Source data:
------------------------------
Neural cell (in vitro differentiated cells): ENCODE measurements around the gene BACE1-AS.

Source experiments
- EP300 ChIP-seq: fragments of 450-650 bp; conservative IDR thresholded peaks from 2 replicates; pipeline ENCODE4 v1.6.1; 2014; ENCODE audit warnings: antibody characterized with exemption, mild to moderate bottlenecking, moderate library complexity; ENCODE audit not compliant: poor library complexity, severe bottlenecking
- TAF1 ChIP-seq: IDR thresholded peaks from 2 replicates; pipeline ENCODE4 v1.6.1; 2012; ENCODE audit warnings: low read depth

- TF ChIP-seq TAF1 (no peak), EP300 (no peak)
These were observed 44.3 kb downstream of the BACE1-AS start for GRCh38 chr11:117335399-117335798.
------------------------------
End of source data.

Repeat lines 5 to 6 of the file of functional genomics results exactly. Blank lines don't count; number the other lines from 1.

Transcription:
- TF ChIP-seq TAF1 (no peak), EP300 (no peak)
These were observed 44.3 kb downstream of the BACE1-AS start for GRCh38 chr11:117335399-117335798.